19seCTION 2: Newton’s Laws of Motion RIGHT - NOTESseCTION 2: Newton’s Laws of MotionNewton’s First Law of MotionAn object at rest remains at rest, and an object in motion remains in motion at constant speed and in a straight line unless acted on by an unbalanced force.What does this mean?This means that there is a natural tendency of objects to keep on doing what they're doing. All objects resist changes in their state of motion. In the absence of an unbalanced force, an object in motion will maintain this state of motion.
20Newton’s first law of motion LEFT - PICTURENewton’s first law of motionWhat is the motion in this picture? Forward motion – rolling What is the unbalanced force in this picture? Rock What happened to the skater in this picture? Fall off the skateboard What other force do you know that can stop an object from moving? Friction, gravity
21Newton’s first law of motion RIGHT - NOTESNewton’s first law of motionNewton’s 1st Law is also the reason you wear a seatbelt! Newton’s 1st Law is also known as inertia Inertia – the tendency of an object to resist being moved, or if the object is moving to resist a change in speed or direction until an outside force acts on it Does mass have an affect on inertia? Yes mass has an affect on inertia Would you rather catch a baseball or bowling ball?
23Newton’s Second Law of Motion Acceleration is produced when a force acts on a mass. The greater the mass, the greater the force needed to accelerate the object. So, Heavier objects need more force to move the same distance as lighter objects
24Newton’s 2nd Law of Motion Newton’s 2nd Law can be expressed as a mathematical equation: or FORCE = MASS times ACCELERATION SI Unit for force = Newtons (N)
25Newton’s 2nd law of motion Mike's car, which weighs 1,000 kg, is out of gas. Mike is trying to push the car to a gas station, and he makes the car go m/s2. Using Newton's Second Law, you can compute how much force Mike is applying to the car.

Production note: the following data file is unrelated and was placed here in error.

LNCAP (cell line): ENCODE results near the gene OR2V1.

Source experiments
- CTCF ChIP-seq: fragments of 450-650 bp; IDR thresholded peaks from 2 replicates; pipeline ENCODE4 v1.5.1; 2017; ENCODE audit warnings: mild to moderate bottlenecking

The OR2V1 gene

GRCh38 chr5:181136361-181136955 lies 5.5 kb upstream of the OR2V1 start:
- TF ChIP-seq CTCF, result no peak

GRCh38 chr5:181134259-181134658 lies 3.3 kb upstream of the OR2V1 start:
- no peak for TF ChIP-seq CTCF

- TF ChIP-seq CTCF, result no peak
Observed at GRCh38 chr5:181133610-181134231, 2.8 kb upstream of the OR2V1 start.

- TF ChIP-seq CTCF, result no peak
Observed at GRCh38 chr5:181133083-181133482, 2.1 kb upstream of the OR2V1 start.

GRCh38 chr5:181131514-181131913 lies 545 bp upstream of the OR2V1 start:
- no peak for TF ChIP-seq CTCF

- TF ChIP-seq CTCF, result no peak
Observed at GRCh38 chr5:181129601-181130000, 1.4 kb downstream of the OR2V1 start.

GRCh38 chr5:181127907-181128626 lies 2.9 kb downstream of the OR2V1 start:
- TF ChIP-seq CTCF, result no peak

26Newton’s 2nd law of motion What is the acceleration of a 3 Kg mass if a force of 14.4 N is used to move the mass? What force is necessary to accelerate a 1,250 Kg car at a rate of 40 m/s2?
27RIGHT - NOTESNewton’s third lawFor every action there is an equal and opposite re-action.…When an object pushes another object it gets pushed back in the opposite direction equally hard…For every force there is a reaction force that is equal in size, but opposite in direction.
28RIGHT - NOTESNewton’s third lawAction – rocket pushes down on the ground with the force of its enginesReaction - the ground pushes the rocket up with an equal force.Newton’s Cradle
29Section 3: Momentum p = m x v RIGHT - NOTESSection 3: MomentumMomentum - Depends on the object’s mass and velocity.The more momentum an object has, the harder it is to stop the object or change directions.Momentum = mass x velocityp = m x v(Kg m/s) (Kg) (m/s)What would have more momentum?A bowling ball or a basketball rolled at the same velocity?Bowling ball b/c it has more massA tractor trailer or a Honda civic at the same velocity?Tractor trailer
30Momentum p = m x v Momentum = mass x velocity (Kg m/s) (Kg) (m/s) RIGHT - NOTESMomentumMomentum = mass x velocityp = m x v(Kg m/s) (Kg) (m/s)Example:A 100 Kg car falls off a cliff from rest and hits the ground with a velocity of 35 m/s. What is the car’s momentum when it hits the ground?A 35 Kg bowling ball was thrown at Tommy at a velocity of 15 m/s. What was the bowling ball’s momentum?
31RIGHT - NOTESMomentum ProblemsWhat is the momentum of an ostrich with a mass of 120 Kg that runs with a velocity of 16 m/s north? What is the momentum of a 6 Kg cat that is moving at 10 m/s down the alley toward the mouse? An 85 Kg man is jogging with a velocity of 2.6 m/s to the north. Nearby, a 65 Kg person is skateboarding and is traveling with a velocity of 3 m/s north. Which person has a greater momentum? Show your work.
32Section 3: Momentum Momentum and Velocity and Mass RIGHT - NOTESSection 3: MomentumMomentum and Velocity and MassIf you increase velocity, then momentum increasesIf you increase mass, then momentum increasesCollisionsIf a moving train collides with a train at rest and the trains move together, you momentum of both is equalIf a heavy object (bowling ball) collides with a light object (bowling pin), the heavy object’s momentum decreases
33law of conservation of momentum RIGHT - NOTESlaw of conservation of momentumWhen two objects collide, their combined momentum remains the same after collisionNewton’s third law of motion = Conservation of Momentum5Reaction ForceAction ForceThe action force is the cue ball, the reaction force is the #5 billiard ball exerting force back